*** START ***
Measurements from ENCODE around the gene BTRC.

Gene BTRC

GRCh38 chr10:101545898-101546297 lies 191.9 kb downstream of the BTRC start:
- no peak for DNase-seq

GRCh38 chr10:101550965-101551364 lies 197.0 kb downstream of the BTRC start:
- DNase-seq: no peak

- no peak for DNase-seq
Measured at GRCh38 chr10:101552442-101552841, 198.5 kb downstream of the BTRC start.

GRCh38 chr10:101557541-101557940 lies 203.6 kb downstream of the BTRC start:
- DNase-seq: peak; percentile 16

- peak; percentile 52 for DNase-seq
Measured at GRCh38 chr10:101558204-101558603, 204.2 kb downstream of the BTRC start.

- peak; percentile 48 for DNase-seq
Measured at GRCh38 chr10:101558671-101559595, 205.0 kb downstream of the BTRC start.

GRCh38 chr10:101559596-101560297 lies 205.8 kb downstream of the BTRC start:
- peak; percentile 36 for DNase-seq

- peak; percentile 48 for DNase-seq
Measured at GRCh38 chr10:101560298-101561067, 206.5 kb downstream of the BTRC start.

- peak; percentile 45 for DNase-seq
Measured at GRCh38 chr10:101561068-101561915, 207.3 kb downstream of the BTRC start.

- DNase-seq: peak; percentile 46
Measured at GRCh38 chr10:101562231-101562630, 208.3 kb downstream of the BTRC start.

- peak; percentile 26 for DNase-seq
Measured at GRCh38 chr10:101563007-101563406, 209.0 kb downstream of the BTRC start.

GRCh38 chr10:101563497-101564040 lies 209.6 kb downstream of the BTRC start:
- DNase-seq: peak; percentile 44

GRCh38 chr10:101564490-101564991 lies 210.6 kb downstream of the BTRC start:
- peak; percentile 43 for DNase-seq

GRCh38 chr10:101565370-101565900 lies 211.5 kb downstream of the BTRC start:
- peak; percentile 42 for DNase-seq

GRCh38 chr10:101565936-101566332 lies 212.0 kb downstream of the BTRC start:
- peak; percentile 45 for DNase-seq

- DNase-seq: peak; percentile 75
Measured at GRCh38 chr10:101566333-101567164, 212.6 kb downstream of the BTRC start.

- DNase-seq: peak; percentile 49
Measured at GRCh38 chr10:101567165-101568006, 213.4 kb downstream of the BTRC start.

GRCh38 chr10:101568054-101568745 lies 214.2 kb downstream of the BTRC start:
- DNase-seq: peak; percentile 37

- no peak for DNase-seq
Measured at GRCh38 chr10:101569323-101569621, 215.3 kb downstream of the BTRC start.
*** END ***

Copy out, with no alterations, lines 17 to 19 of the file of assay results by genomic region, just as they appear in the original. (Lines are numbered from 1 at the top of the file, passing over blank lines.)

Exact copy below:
- peak; percentile 48 for DNase-seq
Measured at GRCh38 chr10:101560298-101561067, 206.5 kb downstream of the BTRC start.

- peak; percentile 45 for DNase-seq